Exercise and physical therapy are often tried before other treatments for sacroiliac (SI) joint dysfunction, such as medications. Both exercise and physical therapy can help you manage pain and other SI joint dysfunction symptoms.
Get the okay from your doctor before you start any physical therapy or exercise program. Your doctor can recommend a physical therapist who can help get you started with a gentle exercise plan.
Physical therapy can help ease stress on your SI joints, which can become strained from sitting or standing for long periods of time. It can also help you maintain joint flexibility—especially important as you get older.
Your physical therapist may have you try passive and active treatments—the 2 types of physical therapy—to help you manage SI joint pain.
To get the most benefits from physical therapy, you’ll most likely need to do a combination of passive and active treatments for SI joint pain. Your physical therapist will create a physical therapy program to help address your symptoms.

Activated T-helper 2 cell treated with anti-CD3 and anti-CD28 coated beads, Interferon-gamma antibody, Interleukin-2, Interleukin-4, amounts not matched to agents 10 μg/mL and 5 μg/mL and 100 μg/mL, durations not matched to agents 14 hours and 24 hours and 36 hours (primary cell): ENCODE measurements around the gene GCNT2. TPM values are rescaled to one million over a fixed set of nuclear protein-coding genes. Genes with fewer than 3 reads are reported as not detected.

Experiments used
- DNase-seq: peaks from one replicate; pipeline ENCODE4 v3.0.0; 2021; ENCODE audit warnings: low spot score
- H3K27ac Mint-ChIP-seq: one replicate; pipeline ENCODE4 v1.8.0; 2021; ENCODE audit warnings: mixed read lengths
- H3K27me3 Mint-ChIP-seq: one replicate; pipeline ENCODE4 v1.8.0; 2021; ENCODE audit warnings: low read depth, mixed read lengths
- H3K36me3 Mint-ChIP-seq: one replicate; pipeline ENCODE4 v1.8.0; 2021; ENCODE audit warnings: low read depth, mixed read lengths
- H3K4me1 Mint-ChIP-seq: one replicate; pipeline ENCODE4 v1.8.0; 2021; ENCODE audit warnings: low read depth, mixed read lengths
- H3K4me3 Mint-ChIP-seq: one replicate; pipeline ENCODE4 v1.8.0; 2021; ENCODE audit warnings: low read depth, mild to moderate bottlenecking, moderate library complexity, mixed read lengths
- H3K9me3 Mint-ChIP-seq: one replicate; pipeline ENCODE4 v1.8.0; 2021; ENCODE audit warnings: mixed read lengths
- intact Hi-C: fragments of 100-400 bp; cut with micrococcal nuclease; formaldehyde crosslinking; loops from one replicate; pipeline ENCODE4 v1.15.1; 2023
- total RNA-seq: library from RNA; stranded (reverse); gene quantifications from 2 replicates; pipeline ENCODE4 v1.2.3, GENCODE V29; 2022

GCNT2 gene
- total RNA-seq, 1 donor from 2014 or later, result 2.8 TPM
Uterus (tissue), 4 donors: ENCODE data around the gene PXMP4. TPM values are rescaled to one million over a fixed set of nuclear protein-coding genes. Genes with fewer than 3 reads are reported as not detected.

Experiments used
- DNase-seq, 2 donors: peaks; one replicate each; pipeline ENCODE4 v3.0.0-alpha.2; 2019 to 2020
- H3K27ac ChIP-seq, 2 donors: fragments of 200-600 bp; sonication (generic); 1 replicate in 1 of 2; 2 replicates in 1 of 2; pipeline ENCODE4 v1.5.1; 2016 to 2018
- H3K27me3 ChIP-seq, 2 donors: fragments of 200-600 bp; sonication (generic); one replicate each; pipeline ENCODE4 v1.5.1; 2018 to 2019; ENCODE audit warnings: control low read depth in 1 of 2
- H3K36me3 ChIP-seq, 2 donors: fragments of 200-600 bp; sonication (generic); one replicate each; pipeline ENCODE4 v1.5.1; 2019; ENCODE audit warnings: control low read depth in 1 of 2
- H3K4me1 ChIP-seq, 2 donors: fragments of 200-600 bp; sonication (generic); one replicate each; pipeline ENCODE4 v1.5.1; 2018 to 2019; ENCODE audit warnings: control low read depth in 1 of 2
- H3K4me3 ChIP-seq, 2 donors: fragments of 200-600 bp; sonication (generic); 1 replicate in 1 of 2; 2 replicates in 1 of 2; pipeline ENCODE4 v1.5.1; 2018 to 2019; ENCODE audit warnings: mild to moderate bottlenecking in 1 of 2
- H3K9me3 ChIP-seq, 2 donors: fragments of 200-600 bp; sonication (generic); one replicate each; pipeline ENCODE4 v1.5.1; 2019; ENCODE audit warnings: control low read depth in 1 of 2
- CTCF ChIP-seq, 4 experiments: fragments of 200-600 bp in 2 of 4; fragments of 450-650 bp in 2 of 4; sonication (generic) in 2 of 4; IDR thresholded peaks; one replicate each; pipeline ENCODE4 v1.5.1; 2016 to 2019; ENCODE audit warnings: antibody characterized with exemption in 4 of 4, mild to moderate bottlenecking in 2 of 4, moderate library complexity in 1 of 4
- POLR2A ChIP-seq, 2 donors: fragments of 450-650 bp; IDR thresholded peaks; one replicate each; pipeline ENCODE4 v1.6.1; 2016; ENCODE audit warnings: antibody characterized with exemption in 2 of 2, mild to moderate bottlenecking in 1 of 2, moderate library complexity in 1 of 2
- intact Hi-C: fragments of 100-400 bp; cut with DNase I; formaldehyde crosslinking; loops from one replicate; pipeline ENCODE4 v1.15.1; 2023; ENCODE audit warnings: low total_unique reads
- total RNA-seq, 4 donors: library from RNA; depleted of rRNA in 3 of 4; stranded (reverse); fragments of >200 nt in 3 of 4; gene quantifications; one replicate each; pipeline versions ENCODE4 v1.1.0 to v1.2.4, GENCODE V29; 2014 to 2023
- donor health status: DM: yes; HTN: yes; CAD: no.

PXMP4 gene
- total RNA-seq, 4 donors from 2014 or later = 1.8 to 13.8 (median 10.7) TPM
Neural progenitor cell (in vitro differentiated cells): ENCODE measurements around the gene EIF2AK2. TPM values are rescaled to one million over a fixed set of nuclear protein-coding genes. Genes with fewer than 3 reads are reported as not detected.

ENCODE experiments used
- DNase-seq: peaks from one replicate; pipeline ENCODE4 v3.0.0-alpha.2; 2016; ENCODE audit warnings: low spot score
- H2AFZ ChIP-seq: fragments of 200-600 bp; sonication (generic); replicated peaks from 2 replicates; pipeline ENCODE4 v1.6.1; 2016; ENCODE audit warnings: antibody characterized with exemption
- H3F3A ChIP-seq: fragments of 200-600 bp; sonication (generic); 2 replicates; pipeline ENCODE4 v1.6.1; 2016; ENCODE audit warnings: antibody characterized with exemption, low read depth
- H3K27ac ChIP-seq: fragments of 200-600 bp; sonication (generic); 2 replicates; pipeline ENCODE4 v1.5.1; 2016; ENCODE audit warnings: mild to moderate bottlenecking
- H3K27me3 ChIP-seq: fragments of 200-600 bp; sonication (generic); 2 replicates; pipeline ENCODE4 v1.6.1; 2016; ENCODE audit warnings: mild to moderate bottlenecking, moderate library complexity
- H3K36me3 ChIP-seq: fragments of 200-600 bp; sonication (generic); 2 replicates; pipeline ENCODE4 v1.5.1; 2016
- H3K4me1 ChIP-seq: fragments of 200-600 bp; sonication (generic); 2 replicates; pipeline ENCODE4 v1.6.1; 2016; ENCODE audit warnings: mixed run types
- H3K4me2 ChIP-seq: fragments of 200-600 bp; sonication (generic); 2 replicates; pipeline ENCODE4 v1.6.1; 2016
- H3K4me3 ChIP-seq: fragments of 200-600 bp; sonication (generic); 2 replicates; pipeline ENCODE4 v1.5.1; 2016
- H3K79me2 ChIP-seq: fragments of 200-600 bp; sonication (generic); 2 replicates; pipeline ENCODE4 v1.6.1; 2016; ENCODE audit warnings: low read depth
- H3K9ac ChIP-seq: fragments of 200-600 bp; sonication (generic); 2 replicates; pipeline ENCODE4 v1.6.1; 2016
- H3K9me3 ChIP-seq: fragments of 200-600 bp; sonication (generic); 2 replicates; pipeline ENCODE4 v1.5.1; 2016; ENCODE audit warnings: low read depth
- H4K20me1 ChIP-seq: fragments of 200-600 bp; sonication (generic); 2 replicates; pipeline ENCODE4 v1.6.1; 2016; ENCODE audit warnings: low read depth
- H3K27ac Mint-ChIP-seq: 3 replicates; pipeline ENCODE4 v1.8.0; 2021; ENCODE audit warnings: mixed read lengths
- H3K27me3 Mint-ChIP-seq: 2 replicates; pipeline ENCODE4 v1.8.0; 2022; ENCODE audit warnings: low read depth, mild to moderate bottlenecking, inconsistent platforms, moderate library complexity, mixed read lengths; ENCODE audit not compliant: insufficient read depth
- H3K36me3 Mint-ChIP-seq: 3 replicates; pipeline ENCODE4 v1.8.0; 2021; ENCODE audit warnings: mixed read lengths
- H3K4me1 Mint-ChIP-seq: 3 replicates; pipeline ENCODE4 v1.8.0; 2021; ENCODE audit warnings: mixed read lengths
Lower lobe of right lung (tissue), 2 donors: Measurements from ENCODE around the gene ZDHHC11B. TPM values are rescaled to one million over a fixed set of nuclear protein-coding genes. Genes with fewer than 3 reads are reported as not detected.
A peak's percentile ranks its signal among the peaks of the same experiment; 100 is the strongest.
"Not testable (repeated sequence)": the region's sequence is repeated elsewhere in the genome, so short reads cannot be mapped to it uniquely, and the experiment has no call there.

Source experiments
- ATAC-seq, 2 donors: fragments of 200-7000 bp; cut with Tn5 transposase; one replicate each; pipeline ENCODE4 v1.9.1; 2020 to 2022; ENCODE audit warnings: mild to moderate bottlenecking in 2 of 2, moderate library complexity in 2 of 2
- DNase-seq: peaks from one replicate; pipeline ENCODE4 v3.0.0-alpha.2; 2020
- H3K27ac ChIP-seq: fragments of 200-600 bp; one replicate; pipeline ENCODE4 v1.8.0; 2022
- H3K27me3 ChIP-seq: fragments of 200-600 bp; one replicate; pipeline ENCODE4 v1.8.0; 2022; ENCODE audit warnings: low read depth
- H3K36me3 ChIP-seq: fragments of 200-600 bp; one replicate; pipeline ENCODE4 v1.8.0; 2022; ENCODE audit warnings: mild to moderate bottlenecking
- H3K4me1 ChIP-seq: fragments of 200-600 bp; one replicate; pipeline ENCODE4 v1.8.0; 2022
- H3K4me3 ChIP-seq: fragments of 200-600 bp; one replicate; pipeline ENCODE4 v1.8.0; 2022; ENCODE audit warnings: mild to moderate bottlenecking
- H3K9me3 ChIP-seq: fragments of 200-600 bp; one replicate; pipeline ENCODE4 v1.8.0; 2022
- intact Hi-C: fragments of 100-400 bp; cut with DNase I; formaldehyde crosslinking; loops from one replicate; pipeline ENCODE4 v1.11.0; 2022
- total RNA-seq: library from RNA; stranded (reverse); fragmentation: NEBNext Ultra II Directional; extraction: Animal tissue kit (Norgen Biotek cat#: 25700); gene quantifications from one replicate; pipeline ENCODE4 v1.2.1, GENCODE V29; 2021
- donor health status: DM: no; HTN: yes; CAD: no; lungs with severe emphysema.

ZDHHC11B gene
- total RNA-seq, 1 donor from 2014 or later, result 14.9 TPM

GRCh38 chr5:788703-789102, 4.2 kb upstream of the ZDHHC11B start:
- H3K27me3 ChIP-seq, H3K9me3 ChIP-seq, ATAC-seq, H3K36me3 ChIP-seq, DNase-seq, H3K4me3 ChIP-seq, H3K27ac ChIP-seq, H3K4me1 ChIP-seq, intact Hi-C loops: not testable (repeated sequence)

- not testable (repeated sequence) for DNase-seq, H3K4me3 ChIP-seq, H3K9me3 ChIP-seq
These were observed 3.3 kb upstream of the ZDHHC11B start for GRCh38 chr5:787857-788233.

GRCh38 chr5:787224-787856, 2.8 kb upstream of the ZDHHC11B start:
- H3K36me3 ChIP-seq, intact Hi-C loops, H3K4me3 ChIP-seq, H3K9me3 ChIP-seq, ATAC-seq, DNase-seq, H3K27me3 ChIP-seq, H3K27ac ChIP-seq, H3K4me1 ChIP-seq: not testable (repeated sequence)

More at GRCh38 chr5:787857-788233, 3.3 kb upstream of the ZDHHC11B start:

Exercise for Sacroiliac Joint Pain and Dysfunction
When you have SI joint dysfunction, you do not have to do intense exercise. In fact, you can benefit greatly from a gentle exercise routine—the key is to exercise consistently. Among the many benefits of exercising with SI joint pain, it can help stretch and strengthen low back muscles, and it can help you maintain joint flexibility.
As part of an overall exercise plan for SI joint dysfunction, incorporate the 3 main types of exercise:
There are numerous gentle exercises and stretches you can do to help decrease pain caused by SI joint dysfunction.
Check out these exercise videos for examples of SI joint stretches you can do:
For help with how to do these stretches and other exercises for SI joint pain, work with a personal trainer or physical therapist.
Coping with Sacroiliac Joint Dysfunction
Adding exercise and physical therapy to your sacroiliac joint dysfunction treatment plan can significantly help you manage SI joint pain symptoms.